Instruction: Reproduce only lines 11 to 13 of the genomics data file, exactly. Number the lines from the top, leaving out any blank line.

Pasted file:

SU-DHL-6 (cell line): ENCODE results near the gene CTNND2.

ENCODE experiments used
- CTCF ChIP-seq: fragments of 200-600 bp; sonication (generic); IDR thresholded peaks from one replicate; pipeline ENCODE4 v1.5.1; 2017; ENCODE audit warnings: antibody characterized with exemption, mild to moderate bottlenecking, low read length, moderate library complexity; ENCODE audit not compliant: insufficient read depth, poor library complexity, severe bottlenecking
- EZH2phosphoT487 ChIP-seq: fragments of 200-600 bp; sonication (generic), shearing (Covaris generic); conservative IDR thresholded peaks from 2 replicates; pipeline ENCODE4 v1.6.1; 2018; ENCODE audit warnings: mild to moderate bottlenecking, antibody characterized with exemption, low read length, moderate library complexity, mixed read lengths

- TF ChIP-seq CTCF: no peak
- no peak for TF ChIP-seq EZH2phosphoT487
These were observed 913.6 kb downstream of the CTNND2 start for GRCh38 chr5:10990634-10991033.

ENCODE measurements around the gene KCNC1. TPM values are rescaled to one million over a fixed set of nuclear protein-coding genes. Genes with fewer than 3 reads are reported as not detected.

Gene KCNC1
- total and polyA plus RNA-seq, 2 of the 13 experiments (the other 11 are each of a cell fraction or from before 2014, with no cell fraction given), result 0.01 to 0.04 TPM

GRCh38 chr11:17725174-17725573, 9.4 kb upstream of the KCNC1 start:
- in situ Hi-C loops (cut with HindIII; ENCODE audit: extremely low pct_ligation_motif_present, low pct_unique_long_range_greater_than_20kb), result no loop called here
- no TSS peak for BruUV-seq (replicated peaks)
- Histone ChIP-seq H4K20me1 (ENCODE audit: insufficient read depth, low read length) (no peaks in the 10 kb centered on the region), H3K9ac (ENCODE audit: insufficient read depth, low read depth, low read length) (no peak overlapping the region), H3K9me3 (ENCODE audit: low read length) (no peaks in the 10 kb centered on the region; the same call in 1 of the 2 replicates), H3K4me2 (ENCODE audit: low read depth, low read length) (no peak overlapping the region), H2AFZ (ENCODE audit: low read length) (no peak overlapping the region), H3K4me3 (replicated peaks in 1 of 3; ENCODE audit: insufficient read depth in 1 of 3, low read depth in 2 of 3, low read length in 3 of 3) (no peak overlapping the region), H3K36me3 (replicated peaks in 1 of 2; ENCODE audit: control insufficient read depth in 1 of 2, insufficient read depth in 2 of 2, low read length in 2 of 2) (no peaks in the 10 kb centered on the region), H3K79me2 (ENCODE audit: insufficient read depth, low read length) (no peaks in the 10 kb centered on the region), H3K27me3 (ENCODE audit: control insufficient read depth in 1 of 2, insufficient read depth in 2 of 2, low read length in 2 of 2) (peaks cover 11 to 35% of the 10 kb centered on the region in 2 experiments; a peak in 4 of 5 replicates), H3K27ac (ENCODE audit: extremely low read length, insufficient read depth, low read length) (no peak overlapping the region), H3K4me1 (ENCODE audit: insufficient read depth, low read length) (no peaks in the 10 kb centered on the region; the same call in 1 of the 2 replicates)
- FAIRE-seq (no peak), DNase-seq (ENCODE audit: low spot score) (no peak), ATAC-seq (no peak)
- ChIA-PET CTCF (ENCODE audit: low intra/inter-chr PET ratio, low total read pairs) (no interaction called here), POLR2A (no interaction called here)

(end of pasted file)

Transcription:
GRCh38 chr11:17725174-17725573, 9.4 kb upstream of the KCNC1 start:
- in situ Hi-C loops (cut with HindIII; ENCODE audit: extremely low pct_ligation_motif_present, low pct_unique_long_range_greater_than_20kb), result no loop called here
- no TSS peak for BruUV-seq (replicated peaks)